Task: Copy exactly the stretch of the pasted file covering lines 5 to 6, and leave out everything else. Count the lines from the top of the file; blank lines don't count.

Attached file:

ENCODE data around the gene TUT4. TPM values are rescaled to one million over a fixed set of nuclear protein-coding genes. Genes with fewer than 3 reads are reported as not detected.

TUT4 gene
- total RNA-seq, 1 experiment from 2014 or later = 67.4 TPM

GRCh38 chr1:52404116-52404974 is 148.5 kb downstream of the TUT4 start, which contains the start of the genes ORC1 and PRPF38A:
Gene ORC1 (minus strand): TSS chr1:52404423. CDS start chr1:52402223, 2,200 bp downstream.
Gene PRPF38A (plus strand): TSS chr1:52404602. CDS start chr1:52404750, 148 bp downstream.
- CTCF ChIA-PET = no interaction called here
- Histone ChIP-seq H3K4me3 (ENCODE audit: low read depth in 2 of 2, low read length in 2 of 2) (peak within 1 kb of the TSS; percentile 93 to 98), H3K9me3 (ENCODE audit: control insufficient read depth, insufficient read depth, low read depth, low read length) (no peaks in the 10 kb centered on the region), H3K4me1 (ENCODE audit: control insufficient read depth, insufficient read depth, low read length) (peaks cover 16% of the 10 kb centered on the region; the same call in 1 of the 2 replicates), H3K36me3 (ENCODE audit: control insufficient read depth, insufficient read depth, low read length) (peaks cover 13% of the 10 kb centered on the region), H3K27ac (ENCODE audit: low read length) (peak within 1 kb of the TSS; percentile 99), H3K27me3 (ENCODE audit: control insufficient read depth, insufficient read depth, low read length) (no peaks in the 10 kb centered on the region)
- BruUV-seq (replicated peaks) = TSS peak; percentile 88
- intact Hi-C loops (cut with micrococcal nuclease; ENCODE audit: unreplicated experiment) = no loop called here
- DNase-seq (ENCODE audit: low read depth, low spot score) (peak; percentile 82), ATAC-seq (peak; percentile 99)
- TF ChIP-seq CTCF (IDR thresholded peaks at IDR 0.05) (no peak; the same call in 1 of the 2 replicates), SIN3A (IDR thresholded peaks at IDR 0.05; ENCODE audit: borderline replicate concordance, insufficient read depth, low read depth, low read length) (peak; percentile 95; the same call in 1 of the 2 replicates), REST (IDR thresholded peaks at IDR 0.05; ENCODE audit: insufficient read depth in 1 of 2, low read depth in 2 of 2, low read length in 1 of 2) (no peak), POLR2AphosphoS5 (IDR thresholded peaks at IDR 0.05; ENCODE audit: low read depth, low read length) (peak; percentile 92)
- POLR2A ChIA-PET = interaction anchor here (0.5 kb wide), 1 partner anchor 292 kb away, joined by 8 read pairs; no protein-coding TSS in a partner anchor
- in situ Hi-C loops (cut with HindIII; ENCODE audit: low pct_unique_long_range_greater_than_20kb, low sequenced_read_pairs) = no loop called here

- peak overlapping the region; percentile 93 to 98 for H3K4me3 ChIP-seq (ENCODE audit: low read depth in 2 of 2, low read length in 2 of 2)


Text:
Gene ORC1 (minus strand): TSS chr1:52404423. CDS start chr1:52402223, 2,200 bp downstream.
Gene PRPF38A (plus strand): TSS chr1:52404602. CDS start chr1:52404750, 148 bp downstream.